Yes, you can buy the cheapest car but you will pay for it in other ways
Do the sums: only if the figures add up do you go for diesel and there’s great value to be had second hand
Older wiser: For the most of us who use cars for a commute, for shopping, for the daily grind, we can make our money go much farther by buying a slightly used car
How to save your motoring money in 2013? You buy a Dacia Sandero 1.2 for €9,990. Job done. Well, not quite but there is a perception out there that simply by finding the cheapest new car, with the smallest engine, your motoring budget will suddenly balance.
Sadly, things are never that simple and while there are many ways to save money on sections of your motoring budget, there are an equal number of pitfalls. For instance, take the above mentioned Sandero. Yes, it’s cheap, as a small and therefore mostly frugal engine and for an extra €300 you can extend its warranty from three years to five, which should give you some peace of mind.
Of course, if you’re someone who does regular long motorway trips, then forget it. The base Sandero’s 1.2 petrol engine simply can’t cope and your fuel bills will rocket.
Quite apart from the fact it’s not especially Co2 efficient, which means you’ll pay more for motor tax than if you’d gone for the 895cc TCe turbo petrol or the 1.5 dCi diesel. Both of which cost more to buy, though, so, oh dear, now your calculations have gone right out the window.
Sorry about that, but there simply is no one-size-fits-all cost reduction regime for motoring, no four-wheeled Operation Transformation.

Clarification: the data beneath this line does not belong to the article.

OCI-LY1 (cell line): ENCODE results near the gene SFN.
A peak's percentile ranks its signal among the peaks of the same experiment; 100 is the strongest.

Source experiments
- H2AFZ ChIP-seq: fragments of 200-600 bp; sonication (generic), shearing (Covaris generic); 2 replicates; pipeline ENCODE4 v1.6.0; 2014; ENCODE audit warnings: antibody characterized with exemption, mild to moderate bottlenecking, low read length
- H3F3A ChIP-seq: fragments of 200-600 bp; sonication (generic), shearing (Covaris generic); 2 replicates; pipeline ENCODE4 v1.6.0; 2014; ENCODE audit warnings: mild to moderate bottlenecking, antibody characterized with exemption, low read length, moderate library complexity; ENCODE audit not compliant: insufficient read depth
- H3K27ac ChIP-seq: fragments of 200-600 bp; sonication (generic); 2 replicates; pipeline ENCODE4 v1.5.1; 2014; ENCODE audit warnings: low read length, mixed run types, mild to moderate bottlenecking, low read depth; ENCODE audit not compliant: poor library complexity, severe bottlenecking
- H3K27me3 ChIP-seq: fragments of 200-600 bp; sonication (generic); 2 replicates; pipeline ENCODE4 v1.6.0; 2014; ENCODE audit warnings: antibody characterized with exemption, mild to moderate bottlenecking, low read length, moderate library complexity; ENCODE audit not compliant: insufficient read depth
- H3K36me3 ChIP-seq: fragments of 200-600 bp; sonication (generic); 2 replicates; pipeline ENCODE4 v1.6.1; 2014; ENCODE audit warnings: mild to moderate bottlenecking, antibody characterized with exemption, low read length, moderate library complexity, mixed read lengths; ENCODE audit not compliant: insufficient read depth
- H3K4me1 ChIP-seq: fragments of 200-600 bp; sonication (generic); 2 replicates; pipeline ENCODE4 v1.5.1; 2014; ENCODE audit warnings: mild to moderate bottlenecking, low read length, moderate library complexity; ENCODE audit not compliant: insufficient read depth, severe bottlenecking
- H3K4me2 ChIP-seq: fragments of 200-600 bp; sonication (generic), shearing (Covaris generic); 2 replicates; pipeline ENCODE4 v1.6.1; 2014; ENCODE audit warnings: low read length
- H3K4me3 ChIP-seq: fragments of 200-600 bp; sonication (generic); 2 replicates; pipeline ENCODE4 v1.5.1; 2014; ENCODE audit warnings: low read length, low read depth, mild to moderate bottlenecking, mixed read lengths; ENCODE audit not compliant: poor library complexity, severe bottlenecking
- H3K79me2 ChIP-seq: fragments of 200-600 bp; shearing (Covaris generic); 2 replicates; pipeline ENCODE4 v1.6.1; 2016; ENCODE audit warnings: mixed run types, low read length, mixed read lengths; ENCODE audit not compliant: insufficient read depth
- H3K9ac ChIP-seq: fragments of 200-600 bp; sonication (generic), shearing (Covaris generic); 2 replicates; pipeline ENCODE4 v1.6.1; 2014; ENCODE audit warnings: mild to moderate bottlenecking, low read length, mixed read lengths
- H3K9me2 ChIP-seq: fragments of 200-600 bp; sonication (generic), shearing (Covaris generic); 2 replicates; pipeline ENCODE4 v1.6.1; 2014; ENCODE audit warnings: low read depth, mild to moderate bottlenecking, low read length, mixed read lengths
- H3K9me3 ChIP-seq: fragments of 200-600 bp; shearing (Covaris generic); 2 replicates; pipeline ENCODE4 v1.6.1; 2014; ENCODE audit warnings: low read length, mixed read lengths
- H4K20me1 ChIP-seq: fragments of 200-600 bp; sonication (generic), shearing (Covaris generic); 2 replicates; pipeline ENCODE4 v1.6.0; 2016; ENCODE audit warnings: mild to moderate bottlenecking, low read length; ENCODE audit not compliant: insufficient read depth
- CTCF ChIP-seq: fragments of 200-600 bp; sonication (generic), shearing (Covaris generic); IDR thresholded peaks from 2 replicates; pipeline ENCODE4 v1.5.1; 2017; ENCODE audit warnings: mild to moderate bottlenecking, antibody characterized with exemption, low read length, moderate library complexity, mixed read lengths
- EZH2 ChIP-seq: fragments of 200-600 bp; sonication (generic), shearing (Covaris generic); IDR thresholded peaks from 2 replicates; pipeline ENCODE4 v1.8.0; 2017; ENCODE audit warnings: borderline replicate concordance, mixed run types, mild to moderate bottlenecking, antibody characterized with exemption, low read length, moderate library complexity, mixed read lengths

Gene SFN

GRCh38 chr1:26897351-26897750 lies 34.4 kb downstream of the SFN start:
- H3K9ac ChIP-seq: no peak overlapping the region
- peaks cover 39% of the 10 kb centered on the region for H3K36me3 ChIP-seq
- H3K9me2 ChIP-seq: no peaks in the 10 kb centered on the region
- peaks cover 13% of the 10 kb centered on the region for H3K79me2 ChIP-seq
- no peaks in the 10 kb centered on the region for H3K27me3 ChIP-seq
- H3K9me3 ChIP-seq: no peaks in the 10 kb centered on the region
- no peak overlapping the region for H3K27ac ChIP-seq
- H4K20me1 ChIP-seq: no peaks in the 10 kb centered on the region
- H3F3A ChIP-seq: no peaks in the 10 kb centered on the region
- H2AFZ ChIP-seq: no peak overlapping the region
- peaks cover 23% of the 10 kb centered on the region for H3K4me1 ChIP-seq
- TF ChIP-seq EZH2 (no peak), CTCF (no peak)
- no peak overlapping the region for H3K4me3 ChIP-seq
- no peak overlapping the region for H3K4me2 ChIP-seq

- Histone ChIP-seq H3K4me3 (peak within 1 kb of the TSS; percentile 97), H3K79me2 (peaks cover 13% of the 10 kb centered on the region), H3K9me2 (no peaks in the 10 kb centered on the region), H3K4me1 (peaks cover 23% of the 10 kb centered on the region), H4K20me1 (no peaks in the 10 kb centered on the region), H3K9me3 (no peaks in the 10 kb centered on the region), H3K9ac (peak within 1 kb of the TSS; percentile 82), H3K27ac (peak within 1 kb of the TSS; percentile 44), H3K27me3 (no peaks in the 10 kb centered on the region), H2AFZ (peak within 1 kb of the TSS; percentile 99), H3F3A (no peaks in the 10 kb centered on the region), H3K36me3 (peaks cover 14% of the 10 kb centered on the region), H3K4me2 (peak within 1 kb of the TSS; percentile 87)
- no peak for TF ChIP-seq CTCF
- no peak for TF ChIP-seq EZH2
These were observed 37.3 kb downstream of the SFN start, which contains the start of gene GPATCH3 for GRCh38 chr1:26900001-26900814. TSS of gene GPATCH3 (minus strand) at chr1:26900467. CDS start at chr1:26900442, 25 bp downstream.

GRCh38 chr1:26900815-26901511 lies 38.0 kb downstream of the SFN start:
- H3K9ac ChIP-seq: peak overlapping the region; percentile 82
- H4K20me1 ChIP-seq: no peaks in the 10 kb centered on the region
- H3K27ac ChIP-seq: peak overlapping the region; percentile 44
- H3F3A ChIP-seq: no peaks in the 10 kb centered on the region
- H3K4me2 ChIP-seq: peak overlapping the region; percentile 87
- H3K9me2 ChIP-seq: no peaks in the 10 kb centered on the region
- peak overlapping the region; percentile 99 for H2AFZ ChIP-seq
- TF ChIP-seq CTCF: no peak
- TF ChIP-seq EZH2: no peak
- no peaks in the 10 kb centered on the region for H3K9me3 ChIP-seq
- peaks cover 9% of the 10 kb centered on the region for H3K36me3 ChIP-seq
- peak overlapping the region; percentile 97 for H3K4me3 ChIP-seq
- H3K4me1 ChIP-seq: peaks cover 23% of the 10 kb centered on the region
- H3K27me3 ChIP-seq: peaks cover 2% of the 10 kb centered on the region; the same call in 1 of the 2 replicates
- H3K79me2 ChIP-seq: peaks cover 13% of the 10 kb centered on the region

What you have to do is figure out exactly what your driving needs are, what your driving habits are and how much leeway you need around your normal driving regime to find the right car at the right cost with the right running costs.
So, if you live in town, drive mostly only in town and don’t do high mileage, forget diesel. I know, it’s a risk – the Irish market is diesel obsessed at the moment (although petrol sales have begun to make a small rally) and I do know people who bought perfectly serviceable petrol versions of popular cars a few years back and cannot sell them on.
Extra purchase cost
Still though, the extra purchase cost of pretty much every diesel model versus its petrol stablemates is a figure worth paying rapt attention to. You need to sit down, do your sums on mileage versus fuel cost and see exactly how many litres of diesel the saving on the new price will buy you.
You might also need to factor in the fact that you can likely haggle a bit more off the price of a petrol-engined car, new or used.
If you do regular long journeys then yes, diesel is the way to go, without question. But even then, some careful shopping is needed.
We’ve all read in the past few weeks how the car makers are massaging their fuel consumption figures, so you’ve got to shop carefully to make sure you’re not getting bitten once you get up and driving.